Dr. Jean-Paul Gagnon’s Democracy’s Linguistic Artefacts: The Future Science
You talk a lot about democracy in your work. How do you define democracy? What systems around the world do you consider closest to being truly democratic?
Ten years ago I would have answered your question with a confident definition of just what democracy was. But of course that would have either been my own semi-arbitrary preference or a mere repetition of a definition that happened to be popular among my academic enclave or perhaps among those authors who were dominating the conventional study of democracy at the time.
How things have changed over years of trying to answer the “what is democracy?” question.
I don’t, now, have a definition for democracy except to say that it is (and has always meant) many things. But not all in that great big category of “the many” qualify as being democratic, or having sufficient “democraticity” to them (that’s one of Hélène Landemore’s terms), as some meanings are, upon even the most cursory analysis, really just non-democracies in democratic clothing. So I qualify the definition by saying there are ideas and practices in the world that fall into the “democracy box” if, and only if, they cannot be defined as a non-democracy of some sort like monarchy, tyranny, or oligarchy.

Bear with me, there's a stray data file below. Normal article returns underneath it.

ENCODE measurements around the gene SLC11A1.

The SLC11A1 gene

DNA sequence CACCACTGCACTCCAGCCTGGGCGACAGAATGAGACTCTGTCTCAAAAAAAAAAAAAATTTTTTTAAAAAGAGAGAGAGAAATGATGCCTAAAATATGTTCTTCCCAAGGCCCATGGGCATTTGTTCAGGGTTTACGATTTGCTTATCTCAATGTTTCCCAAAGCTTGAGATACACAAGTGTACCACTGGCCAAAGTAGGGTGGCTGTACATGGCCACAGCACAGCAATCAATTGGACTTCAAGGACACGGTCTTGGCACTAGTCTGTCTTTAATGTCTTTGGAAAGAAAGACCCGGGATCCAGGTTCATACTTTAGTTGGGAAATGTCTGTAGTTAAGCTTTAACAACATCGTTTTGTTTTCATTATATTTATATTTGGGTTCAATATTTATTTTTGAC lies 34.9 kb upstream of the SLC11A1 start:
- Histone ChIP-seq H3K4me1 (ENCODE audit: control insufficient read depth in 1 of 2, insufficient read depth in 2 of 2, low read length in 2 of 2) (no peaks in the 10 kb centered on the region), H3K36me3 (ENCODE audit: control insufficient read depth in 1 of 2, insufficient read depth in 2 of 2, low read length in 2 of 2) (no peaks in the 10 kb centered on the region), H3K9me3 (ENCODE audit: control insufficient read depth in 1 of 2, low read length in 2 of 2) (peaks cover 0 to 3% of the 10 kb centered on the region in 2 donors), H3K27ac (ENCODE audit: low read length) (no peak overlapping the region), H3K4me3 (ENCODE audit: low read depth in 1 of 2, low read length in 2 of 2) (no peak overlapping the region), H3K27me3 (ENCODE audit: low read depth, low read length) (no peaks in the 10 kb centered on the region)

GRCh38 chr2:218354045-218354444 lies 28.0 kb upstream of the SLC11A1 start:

Standing on that footing does two things for us. The first is that it lets us understand the instantiations of democracy in the world as being many and of a great variety. The second is less obvious as it requires us, you and me, to study the democracies to get there. But when we do study them we quickly see that democracy is not exclusively tied to governments, states, and their institutions. It also happens in workplaces, clubs, schools, families, and even inside our own selves. Just read Hubert Herman’s 2020 book Inner Democracy to come to terms with that last one of being democratic on the inside.
Turning to the second question — “what systems do I consider closest to being truly democratic?” — I’m really not sure. And that’s not completely out of ignorance but rather due to my understanding of democracy in the first place. Let me explain.